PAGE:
Western Digital (WDC 4.42%) and Taiwan Semiconductor Manufacturing (TSM 1.91%) represent two essential links in the global supply chain for electronic devices. WD is one of the world's leading manufacturers of disk drives and flash memory, and TSMC is its most advanced contract chipmaker. Both tech stocks have more than doubled in value over the past 12 months.
Over the past two years, WD struggled with a cyclical decline in memory prices and soft demand for its older platter-based hard disk drives (HDDs), but its business is gradually stabilizing and attracting value-seeking investors.
TSMC's revenue growth accelerated last year as it accepted more orders from fabless chipmakers like AMD, Apple, and Qualcomm. But TSMC's stock is also getting pricier, and it expects to ramp up its spending to maintain its lead in the "process race" to create smaller and more power-efficient chips.
Will WD's low valuations help it outperform TSMC over the next 12 months, or will investors favor TSMC's robust growth over WD's potential turnaround? Let's take a fresh look at both companies to decide.
WD's main challenges
WD shares a near-duopoly in HDDs with Seagate. However, HDDs are gradually ceding the data storage market to solid-state drives (SSDs), which store data on flash memory chips instead of platters. SSDs are pricier than HDDs, but they're smaller, faster, more power-efficient, and less prone to physical damage.
WD bought SanDisk, one of the world's top flash memory and SSD makers, to diversify its business away from HDDs five years ago. It also pivoted its HDDs away from the consumer PC market, which was more exposed to competition from SSDs, and toward higher-capacity HDDs for enterprise and data center customers. WD still generates nearly half of its revenue from HDD sales, while the rest comes from its flash products.
WD's revenue rose 1% in fiscal 2020, which ended last July, but its adjusted earnings dropped 37% as weak flash memory prices crushed the flash segment's margins. The HDD segment's revenue and margins also declined, even as the pandemic sparked purchases of new PCs and data center upgrades to handle the rising usage of cloud-based services.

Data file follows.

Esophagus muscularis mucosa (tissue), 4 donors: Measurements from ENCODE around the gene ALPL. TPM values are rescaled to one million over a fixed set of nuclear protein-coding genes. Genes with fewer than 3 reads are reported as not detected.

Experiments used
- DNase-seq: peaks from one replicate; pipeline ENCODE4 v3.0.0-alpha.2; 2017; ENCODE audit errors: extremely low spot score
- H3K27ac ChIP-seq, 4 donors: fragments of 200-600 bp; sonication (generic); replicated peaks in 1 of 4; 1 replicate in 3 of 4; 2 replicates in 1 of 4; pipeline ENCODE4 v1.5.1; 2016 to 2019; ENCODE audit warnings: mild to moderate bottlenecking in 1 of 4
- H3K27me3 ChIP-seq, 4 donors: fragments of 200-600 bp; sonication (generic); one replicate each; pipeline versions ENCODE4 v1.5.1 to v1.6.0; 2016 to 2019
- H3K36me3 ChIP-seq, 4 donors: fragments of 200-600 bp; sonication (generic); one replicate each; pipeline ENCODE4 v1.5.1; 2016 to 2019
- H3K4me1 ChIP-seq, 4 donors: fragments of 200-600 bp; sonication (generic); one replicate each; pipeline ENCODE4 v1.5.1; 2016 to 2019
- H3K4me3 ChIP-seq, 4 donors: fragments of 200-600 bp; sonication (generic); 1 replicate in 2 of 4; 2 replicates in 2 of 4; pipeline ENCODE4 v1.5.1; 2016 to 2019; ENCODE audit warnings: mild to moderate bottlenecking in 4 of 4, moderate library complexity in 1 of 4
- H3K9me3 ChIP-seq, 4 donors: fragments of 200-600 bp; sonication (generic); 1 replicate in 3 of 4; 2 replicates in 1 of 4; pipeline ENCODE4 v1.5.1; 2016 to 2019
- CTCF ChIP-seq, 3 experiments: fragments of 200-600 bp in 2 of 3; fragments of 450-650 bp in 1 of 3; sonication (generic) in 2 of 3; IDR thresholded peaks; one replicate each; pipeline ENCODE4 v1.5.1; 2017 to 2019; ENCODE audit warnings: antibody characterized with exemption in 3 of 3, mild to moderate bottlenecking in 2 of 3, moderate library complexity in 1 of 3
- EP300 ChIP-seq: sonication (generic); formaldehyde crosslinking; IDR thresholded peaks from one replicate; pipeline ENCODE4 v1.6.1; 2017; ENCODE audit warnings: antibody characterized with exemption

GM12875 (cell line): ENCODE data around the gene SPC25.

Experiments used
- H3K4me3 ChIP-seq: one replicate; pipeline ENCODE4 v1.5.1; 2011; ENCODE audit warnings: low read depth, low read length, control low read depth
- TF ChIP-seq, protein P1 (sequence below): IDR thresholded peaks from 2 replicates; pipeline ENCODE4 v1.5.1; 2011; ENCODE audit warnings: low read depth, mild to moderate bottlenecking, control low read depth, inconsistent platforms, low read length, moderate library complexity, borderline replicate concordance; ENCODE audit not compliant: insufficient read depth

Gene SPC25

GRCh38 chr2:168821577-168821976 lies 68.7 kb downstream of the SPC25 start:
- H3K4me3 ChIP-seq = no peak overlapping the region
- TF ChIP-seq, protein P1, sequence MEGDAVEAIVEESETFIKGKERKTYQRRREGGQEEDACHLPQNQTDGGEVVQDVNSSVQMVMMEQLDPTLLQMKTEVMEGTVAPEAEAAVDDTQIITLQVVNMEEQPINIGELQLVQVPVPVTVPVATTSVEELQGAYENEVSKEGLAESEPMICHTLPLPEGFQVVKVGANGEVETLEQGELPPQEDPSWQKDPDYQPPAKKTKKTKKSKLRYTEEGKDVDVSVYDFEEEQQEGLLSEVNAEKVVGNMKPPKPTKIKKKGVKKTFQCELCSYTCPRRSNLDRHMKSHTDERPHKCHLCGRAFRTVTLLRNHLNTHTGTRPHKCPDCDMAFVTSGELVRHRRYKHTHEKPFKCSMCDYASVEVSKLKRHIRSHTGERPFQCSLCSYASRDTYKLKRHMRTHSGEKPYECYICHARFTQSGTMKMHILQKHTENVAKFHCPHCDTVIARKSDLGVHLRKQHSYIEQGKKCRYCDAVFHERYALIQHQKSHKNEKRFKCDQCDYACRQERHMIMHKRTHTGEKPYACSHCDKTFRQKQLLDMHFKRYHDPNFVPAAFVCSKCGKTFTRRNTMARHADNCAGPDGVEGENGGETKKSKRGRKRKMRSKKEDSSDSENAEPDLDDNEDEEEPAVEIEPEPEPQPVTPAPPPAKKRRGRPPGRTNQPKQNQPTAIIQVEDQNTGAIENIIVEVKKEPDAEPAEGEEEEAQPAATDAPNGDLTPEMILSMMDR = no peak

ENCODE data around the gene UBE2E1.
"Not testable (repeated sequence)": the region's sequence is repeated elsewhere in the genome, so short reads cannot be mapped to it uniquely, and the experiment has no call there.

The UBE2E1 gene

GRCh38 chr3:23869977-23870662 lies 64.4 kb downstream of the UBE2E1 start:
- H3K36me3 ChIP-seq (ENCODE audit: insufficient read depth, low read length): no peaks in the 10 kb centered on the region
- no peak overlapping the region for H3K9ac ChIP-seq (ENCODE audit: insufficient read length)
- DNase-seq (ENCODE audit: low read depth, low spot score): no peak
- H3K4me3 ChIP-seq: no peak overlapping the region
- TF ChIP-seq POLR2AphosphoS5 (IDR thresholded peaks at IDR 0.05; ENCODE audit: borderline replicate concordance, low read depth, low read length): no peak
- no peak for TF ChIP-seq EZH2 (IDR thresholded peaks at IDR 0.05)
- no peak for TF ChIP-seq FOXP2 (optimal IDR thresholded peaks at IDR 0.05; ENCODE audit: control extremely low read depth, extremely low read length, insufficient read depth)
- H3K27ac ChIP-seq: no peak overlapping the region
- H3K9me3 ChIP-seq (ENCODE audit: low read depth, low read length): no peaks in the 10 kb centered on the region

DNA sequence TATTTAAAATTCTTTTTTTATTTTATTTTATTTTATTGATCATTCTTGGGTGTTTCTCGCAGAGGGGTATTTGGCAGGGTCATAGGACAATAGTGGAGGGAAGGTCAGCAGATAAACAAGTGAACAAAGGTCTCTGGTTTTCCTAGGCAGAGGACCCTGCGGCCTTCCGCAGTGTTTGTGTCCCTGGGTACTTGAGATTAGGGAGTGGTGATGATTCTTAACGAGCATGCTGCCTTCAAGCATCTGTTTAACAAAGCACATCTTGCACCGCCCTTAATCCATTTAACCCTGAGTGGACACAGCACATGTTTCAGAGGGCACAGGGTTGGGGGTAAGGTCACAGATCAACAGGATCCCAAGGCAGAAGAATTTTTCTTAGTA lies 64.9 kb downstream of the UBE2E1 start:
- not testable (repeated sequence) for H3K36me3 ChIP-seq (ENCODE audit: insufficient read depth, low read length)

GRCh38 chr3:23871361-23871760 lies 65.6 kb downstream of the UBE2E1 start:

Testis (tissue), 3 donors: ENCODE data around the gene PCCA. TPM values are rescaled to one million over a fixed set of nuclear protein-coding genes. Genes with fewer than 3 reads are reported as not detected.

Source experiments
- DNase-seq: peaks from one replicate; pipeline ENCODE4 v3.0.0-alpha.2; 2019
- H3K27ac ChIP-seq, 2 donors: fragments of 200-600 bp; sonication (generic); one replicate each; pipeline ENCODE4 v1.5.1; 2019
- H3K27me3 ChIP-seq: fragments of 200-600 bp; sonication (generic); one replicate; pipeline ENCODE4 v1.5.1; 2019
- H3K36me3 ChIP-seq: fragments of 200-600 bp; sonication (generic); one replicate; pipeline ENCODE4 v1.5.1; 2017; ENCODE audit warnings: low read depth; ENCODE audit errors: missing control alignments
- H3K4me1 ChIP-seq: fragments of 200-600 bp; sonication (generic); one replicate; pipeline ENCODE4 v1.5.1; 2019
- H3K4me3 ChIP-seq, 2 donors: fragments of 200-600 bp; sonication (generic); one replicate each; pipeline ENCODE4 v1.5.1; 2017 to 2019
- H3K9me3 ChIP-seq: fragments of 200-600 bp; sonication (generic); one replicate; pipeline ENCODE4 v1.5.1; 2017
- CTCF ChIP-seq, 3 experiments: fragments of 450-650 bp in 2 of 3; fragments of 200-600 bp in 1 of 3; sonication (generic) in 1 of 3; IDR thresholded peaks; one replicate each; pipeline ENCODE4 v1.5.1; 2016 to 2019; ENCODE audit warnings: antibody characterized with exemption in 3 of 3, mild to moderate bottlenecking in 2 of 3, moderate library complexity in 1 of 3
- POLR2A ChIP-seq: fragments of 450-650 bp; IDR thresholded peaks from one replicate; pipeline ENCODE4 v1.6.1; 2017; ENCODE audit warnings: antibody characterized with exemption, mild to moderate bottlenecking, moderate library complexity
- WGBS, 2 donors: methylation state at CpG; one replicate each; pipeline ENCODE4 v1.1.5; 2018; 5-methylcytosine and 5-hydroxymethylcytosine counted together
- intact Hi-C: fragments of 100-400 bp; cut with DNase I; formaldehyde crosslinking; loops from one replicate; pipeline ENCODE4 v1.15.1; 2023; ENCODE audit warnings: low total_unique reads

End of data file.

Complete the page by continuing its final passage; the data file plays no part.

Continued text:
In the first half of fiscal 2021, WD's revenue dipped 5% year over year as soft demand for its HDDs from data center customers offset higher sales of its drives to PC makers. That slowdown offset the stabilization of its flash business, which benefited from cyclically higher memory prices.
On the bright side, WD's adjusted earnings jumped 40% year over year in the first six months, buoyed by an easy comparison to the previous year and tighter spending throughout the pandemic.
TSMC's main challenges
TSMC produces the world's smallest chips, which are measured in nanometers. TSMC generated 41% of its revenue from its smallest 5nm and 7nm nodes in 2020. By end market, 48% of TSMC's revenue came from the smartphone market during the year, 33% came from the HPC (high-performance computing market), and the rest came from other industries.
TSMC's revenue rose 31% in 2020. The expansion of its smaller higher-margin nodes boosted its gross and operating margins, and its earnings jumped 50%.
Those growth rates were impressive, especially since it faced pandemic-related disruptions of the smartphone and auto industries in the first half of the year. The Trump administration also barred TSMC from producing chips for the Chinese tech giant Huawei.
However, TSMC faces intense pressure to produce even smaller chips to stay ahead of its chief rival Samsung. It's already developing 3nm chips, which will be 15% more efficient and consume 30% less power than its 5nm chips, and it's building a new plant in Taiwan to develop 2nm chips.
To maintain its lead, TSMC plans to boost its annual capex by up to 45%-63% in 2021. Samsung and its South Korean chipmaking peers plan to increase their average capex by more than 20% this year.
The forecasts and valuations
Analysts expect WD's revenue to dip 4% this year before rebounding 16% in fiscal 2022. Its earnings are expected to dip 2% this year and more than double next year -- but it's unclear if it will reinstate its dividend, which has been suspended since last May. That outlook seems shaky, but its stock looks cheap at 10 times forward earnings.
Wall Street expects TSMC's revenue to rise 20% this year, but increase just 2% in 2022 as the semiconductor upgrade cycle cools off. Its earnings are expected to increase 15% this year and 17% next year, which suggests its jaw-dropping capex won't crush its earnings.
TSMC still pays a forward dividend yield of 1.5%, and its stock looks reasonably valued at 25 times forward earnings. However, TSMC's higher valuation could expose it to the ongoing rotation from growth stocks to value stocks if bond yields continue to rise.
The winner: TSMC
WD is a decent turnaround play, but its HDD business will continue to struggle as its flash business faces intense competition from bigger companies like Samsung. TSMC faces tougher year-over-year comparisons this year, but its best-in-breed reputation, reasonable valuation, and decent dividend all make it a more compelling investment than WD.